Chayde’s eyes still on the skies despite cancer diagnosis

Despite being diagnosed with a life-threatening illness, USQ Aviation student Chayde Tooley refused to let the cancer stop him from pursuing his sky-high dreams.
8 Feb 2018

Born in Palmerston North, New Zealand, and living just a short distance from the airport, Chayde Tooley would watch planes take off and land all day.

This sparked his deep fascination and interest in aviation, and from the age of four, he knew he was destined to be a pilot.

So it came as no surprise when, after graduating from high school in 2015, Chayde decided to enrol at USQ Springfield to study a Bachelor of Aviation (Flight Operations).

In his second semester of university study and just weeks away from starting his commercial pilot’s licence training, everything looked to be going to plan.

But on September 30, 2016, Chayde’s lifelong ambition was grounded when he was diagnosed with Ewing’s Sarcoma, a rare and aggressive form of bone cancer.

Over the next 12 months, Chayde underwent 51 sessions of chemotherapy and was told he wouldn’t be allowed to fly for at least five years.

“It hit me hard when I got the diagnosis and my class one medical certificate was taken from me, because I had not seriously thought about doing anything else but fly planes,” Chayde said.

“I have had this dream since I was a boy and after everything was coming together nicely I felt like my dream was being snatched away from me and it was heart breaking.”

Faced with a life-threatening illness, anyone would find it hard to remain positive and motivated through the pain and countless days at hospital, but Chayde refused to let the cancer stop him from pursuing his sky-high dreams.

During his treatments, he continued to study full-time, switching from the Flight Operations major to Aviation Management to gain a broader understanding of the industry.

About to enter his final year at USQ, Chayde said he was overwhelmed by the support he had received from the University during his illness.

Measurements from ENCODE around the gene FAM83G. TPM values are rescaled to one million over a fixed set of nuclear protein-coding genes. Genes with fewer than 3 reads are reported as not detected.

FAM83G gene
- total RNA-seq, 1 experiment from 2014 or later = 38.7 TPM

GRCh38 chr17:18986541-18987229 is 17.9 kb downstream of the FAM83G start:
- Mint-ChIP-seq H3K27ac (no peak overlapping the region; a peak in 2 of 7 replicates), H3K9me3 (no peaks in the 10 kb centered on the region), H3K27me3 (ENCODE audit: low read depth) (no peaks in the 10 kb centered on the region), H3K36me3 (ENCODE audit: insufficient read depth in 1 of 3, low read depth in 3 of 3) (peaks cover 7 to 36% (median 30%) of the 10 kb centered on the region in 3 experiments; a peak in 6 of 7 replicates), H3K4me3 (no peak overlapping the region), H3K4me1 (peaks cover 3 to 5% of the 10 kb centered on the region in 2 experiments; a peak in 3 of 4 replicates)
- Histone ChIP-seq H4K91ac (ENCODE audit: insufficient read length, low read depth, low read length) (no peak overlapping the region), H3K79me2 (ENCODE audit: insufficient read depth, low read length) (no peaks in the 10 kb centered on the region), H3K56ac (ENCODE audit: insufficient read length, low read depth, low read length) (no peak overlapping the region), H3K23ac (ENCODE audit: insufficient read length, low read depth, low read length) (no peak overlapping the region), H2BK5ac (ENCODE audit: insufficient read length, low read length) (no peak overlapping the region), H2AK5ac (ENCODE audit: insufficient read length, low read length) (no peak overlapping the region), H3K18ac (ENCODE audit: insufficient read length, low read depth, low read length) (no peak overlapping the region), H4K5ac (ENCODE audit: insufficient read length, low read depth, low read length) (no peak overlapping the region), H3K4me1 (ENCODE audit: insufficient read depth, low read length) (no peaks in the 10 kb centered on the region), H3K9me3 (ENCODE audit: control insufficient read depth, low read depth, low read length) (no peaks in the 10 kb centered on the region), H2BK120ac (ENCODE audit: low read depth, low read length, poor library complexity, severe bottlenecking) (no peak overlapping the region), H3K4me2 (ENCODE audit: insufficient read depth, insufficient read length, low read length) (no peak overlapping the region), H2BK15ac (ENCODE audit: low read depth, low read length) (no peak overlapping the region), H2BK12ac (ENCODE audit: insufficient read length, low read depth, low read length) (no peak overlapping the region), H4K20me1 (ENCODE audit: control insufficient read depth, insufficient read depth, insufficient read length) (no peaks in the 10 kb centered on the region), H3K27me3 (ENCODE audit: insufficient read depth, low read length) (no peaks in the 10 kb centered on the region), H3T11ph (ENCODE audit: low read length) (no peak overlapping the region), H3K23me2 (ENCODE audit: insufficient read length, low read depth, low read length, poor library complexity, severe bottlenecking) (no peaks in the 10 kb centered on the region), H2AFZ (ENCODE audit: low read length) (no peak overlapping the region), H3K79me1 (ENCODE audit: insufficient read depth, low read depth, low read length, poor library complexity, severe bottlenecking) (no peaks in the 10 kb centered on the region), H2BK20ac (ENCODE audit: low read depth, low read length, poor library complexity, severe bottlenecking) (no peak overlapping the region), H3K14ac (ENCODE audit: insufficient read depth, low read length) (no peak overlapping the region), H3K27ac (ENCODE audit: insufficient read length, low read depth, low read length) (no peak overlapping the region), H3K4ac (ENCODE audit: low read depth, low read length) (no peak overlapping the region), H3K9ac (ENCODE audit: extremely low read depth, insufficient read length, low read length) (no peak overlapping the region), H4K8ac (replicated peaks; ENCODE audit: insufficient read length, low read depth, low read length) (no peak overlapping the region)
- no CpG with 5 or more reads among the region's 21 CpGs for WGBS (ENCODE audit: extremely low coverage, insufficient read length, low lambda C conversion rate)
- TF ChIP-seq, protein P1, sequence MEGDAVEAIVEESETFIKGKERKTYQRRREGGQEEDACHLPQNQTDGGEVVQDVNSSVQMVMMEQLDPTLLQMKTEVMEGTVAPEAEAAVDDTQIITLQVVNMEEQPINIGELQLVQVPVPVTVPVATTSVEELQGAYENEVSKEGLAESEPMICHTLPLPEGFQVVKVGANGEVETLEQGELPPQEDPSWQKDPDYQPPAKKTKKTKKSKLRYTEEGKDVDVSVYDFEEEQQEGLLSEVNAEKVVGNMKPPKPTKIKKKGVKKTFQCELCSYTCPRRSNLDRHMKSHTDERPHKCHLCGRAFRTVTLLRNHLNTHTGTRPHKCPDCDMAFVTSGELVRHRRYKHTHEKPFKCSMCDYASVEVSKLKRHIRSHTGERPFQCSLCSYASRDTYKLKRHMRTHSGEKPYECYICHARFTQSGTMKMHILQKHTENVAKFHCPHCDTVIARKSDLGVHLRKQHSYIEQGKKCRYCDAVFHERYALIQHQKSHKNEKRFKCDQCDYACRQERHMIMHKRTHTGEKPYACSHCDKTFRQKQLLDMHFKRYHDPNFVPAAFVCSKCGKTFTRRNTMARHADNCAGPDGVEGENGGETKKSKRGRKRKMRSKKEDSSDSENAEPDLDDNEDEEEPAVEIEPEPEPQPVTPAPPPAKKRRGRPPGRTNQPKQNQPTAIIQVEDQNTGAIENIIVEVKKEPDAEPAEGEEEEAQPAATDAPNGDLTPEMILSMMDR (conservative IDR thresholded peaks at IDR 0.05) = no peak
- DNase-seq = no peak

“Studying helped rescue me from a low point in my life as it distracted my mind from the unpleasant aspects of treatment and its side effects and allowed me to stay involved in aviation,” he said.

“The amount of support USQ has given me has been amazing.

“When I was first diagnosed with cancer, all my class members felt it, all my lecturers felt it and they all went above and beyond to help me out.

“I don’t think I could have maintained my studies during that time if I was at a different university.”

Sixteen months after being diagnosed with cancer, Chayde is thrilled to say he is in remission and has vowed not to give up on his goal of becoming a commercial airline pilot.

While receiving treatment, Chayde applied for and was successful in obtaining an internship at Qantas' catering centre at the Brisbane Airport through CareerTrackers.

“One of the best things about working at an airport is I get to learn about the operations involved in getting the planes into the air. There is so much that goes on that no-one thinks about or is aware of,” he said.

“The other great thing is I get to speak with cabin crew and pilots on board airplanes each day.

“The way I look at it, every person I speak to becomes one of my connections. If I can make a good impression with them, they will hopefully tell the right people and that will help me when it comes time to find a pilot role or management role.”

Learn more about studying Chayde's degree at USQ by visiting Aviation


Student headshot
Chayde Tooley is about to enter his final year studying Aviation at USQ.